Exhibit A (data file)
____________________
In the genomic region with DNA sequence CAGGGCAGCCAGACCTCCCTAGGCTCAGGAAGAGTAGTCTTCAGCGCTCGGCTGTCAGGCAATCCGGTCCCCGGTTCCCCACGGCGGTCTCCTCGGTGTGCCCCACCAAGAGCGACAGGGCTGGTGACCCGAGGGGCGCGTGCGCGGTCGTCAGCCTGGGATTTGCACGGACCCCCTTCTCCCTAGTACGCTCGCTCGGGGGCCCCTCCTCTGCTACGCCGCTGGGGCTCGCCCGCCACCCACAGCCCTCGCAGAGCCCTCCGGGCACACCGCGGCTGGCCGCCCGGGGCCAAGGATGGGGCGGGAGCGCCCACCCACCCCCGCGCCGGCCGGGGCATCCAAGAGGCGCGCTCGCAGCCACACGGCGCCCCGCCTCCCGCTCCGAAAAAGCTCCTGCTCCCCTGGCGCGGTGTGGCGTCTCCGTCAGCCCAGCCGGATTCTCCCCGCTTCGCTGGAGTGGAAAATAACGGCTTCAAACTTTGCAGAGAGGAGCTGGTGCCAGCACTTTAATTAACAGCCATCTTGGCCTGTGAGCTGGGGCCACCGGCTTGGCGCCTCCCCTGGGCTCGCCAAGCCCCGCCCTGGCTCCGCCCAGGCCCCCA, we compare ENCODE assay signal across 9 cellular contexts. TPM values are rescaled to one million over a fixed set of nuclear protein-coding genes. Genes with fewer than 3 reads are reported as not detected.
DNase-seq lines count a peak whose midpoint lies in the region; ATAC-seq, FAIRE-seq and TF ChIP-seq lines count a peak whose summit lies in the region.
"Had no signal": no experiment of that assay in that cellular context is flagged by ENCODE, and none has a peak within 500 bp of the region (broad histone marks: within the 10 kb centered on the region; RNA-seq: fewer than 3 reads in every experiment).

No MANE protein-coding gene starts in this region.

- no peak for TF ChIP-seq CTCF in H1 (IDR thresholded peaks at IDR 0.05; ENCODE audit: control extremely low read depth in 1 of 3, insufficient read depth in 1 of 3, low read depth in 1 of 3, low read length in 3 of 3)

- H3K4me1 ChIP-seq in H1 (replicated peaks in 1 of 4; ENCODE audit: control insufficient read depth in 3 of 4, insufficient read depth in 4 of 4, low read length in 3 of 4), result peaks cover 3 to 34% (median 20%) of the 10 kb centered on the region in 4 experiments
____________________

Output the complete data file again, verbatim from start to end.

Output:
In the genomic region with DNA sequence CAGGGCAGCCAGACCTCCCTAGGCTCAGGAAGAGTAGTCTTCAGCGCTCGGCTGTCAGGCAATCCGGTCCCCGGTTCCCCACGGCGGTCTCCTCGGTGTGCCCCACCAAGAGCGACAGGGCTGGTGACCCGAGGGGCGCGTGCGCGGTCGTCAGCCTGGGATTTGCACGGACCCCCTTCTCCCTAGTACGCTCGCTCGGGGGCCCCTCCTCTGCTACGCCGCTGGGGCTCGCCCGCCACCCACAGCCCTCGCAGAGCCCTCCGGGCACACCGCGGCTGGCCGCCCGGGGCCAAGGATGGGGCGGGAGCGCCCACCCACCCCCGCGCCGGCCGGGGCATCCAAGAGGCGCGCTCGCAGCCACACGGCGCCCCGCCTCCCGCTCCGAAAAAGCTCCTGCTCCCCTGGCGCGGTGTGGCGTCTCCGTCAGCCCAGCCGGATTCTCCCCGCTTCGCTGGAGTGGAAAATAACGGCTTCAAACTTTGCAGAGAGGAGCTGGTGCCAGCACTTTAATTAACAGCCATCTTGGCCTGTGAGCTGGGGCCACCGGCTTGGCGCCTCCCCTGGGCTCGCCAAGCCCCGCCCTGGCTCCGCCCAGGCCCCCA, we compare ENCODE assay signal across 9 cellular contexts. TPM values are rescaled to one million over a fixed set of nuclear protein-coding genes. Genes with fewer than 3 reads are reported as not detected.
DNase-seq lines count a peak whose midpoint lies in the region; ATAC-seq, FAIRE-seq and TF ChIP-seq lines count a peak whose summit lies in the region.
"Had no signal": no experiment of that assay in that cellular context is flagged by ENCODE, and none has a peak within 500 bp of the region (broad histone marks: within the 10 kb centered on the region; RNA-seq: fewer than 3 reads in every experiment).

No MANE protein-coding gene starts in this region.

- no peak for TF ChIP-seq CTCF in H1 (IDR thresholded peaks at IDR 0.05; ENCODE audit: control extremely low read depth in 1 of 3, insufficient read depth in 1 of 3, low read depth in 1 of 3, low read length in 3 of 3)

- H3K4me1 ChIP-seq in H1 (replicated peaks in 1 of 4; ENCODE audit: control insufficient read depth in 3 of 4, insufficient read depth in 4 of 4, low read length in 3 of 4), result peaks cover 3 to 34% (median 20%) of the 10 kb centered on the region in 4 experiments